Saturday, November 26, 2022

Recreating Marilyn Monroe’s Iconic Outfits in ‘Blonde’

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Marilyn Monroe’s on-screen costumes are almost as iconic as hers. Think about that hot pink strapless gown she wore to sing “Diamonds are a girl’s best friend.” Or the white halter cocktail dress that bills in “The Seven Year Itch” on a subway great.

They have been remastered, remastered and referenced many times, from big budget movies and music videos to cheap costume stores and everything in between. The white subway dress she wore for the scene fetched $4.6 million at auction in 2011, and several years later the “touring” replica went for $120,000. Suffice it to say, “blonde” Costume designer Jennifer Johnson felt an enormous amount of pressure Wednesday to get the costumes we all know so well for the streaming Netflix film.

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While “Blonde” may be a fictionalized version of Monroe’s story, the costumes are torn from reality. The majority of Frock star Ana de Armas wears as Monroe in the film, which is what Johnson and his team had to make without the actual reference costume on hand. In fact, the only item Monroe she was able to study in real life, a jacket from the movie “Niagara” in Los Angeles dressed in western attire, didn’t make the cut.

Instead, Johnson relied on the films himself, the photographs in director Andrew Dominic’s 750-page “Bible” to shoot, and a short booklet by longtime studio costume designer William Travilla, for Monroe’s most famous film looks. were responsible.

“We obviously couldn’t reach the same fabrics, but it was really important to maintain the build quality of those original fabrics so that they didn’t feel like cheap simulations or costumes,” Johnson said.

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She learned in Travilla’s book that while the pink “Gentlemen Prefer Blondes” dress wasn’t going well, when Monroe was singing “Diamonds Are a Girl’s Best Friend” as she walked down the stairs, she, in a last-minute panic, did some Green felt for a pool table from the second department and lined the garment with it. Although she didn’t resort to the pool table technique, she sympathized with Travilla’s problems when she herself faced similar problems.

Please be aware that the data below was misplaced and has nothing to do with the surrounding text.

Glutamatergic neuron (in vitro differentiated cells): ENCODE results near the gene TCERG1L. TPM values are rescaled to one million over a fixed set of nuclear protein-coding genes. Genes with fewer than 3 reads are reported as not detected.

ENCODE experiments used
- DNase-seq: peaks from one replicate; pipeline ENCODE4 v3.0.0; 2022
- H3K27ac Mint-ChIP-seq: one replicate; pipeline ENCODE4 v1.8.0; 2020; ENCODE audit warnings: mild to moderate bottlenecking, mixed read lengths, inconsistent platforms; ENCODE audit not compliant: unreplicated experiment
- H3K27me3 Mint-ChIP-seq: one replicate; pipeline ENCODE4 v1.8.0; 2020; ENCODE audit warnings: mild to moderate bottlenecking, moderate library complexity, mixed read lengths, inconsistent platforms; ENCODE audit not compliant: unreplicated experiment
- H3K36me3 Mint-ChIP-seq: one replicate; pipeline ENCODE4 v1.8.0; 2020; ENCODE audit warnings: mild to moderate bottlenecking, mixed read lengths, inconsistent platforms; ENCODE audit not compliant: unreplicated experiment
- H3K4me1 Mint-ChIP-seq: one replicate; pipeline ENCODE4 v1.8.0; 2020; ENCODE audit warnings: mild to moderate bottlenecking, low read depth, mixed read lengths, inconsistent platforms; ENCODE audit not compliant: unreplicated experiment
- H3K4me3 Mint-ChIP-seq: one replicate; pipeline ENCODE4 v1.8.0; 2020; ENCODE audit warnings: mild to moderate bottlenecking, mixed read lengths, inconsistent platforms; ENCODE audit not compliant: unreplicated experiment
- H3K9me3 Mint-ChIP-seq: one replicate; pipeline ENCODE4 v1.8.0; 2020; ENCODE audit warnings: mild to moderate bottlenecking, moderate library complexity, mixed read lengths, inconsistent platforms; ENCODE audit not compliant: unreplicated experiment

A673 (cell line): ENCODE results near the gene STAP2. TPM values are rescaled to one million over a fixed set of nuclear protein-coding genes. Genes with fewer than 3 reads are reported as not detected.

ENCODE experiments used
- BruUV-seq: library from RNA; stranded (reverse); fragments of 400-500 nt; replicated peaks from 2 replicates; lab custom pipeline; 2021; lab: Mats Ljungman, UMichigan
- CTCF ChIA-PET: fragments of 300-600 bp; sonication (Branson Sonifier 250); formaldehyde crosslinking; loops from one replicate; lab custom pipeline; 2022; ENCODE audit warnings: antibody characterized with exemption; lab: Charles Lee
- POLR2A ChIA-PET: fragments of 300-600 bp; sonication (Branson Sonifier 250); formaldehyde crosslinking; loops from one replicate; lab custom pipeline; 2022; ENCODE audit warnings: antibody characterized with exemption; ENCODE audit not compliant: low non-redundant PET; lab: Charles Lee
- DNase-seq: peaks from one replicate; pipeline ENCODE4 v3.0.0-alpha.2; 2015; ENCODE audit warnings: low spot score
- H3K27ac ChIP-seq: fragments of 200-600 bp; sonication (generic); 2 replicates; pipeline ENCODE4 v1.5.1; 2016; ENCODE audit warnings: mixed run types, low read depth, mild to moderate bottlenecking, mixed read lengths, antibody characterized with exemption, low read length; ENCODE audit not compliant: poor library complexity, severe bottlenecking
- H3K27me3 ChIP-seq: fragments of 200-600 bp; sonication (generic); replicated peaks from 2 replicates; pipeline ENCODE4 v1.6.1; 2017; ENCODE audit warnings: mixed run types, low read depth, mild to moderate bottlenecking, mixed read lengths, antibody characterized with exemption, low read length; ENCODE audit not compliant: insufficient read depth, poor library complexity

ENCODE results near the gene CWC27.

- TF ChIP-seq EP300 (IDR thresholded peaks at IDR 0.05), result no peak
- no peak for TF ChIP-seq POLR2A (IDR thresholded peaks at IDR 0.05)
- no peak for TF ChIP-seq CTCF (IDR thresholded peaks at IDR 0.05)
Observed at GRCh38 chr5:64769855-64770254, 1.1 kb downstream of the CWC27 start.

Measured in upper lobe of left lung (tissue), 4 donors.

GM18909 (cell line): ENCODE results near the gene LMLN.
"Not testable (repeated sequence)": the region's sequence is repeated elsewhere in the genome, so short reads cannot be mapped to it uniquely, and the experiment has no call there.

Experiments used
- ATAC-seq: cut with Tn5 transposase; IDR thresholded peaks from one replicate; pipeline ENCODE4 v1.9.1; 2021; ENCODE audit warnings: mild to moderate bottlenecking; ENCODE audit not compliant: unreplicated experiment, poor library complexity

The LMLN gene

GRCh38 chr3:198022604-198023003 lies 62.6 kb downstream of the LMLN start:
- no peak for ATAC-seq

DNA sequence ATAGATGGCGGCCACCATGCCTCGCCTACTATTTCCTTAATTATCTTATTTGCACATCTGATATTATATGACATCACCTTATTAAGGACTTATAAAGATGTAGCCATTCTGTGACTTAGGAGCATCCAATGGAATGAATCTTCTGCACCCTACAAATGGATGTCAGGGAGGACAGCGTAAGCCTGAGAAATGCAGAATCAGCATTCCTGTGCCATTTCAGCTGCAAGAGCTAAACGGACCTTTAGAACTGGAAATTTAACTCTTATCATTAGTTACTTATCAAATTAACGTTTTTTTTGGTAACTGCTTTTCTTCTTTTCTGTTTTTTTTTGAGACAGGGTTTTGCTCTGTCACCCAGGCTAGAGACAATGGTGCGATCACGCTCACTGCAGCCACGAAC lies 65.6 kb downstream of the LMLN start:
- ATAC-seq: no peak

Headaches aside, she said, when the money is there, “it’s always easier to make” then find something vintage.

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“It’s hard enough to find things that exist,” she said. “Old clothes are going away. It’s literally evaporating off this planet.”

The most difficult outfit to recreate, however, was the white pleated dress immortalized in another Travilla composition “The Seven Year Itch”. Pleating proved somewhat complicated, as there are not many places in the United States that now specialize in the technology that requires custom molds.

Johnson said, “We had a lot of setbacks.” It was incredible how much fabric it took to create the arch and the drama of that dress when it blew through the mesh of the subway… I think we went through about 50 yards of fabric because of the pleating was not correct. It looked great, but the molds weren’t designed properly for pleating. There was a lot of research and development and waste going into that.”

But it was worth it to finally see it in the movie, where it’s almost a supporting character in an important and chilling recreation of the memorable moment.

“It’s shot so beautifully by our amazing cinematographer, Chase Irwin, and Andrew is such a visionary,” Johnson said. “It’s just real dress porn in the movie. There’s amazing slo-mo and you can really luxuriate in the quality of the costume.”

Monroe’s off-screen style was heavily subdued and far removed from the sequins and glitz of her movie looks. Johnson and Dominic decided that she should have an off-duty uniform, consisting largely of capri pants and turtleneck sweaters, some of which were found vintage from a Los Angeles costume house.

“It was really important to me that that uniform wanted to be taken seriously as an actor and a performer,” Johnson said. “She was supposed to imitate the beatnik style or the French style.”

However not everything is perfect. Naturalism was paramount to Johnson, including ensuring that organizations work for both de Armas’s body and contemporary viewing audiences. One thing he did nix was the one Monroe famously sewed into his bra. That, he determined, would be distracting to the modern eye.

“I never wanted it to feel funny or costume-y,” Johnson said. “When I think about my designs, and even if we all know it’s an entertainment, it was really important that Ana never felt like she was wearing a dress.

“Those clothes are so iconic, they can easily overtake the actor and become everything about the costume. And I always wanted it to complement Ana’s incredible performance.”


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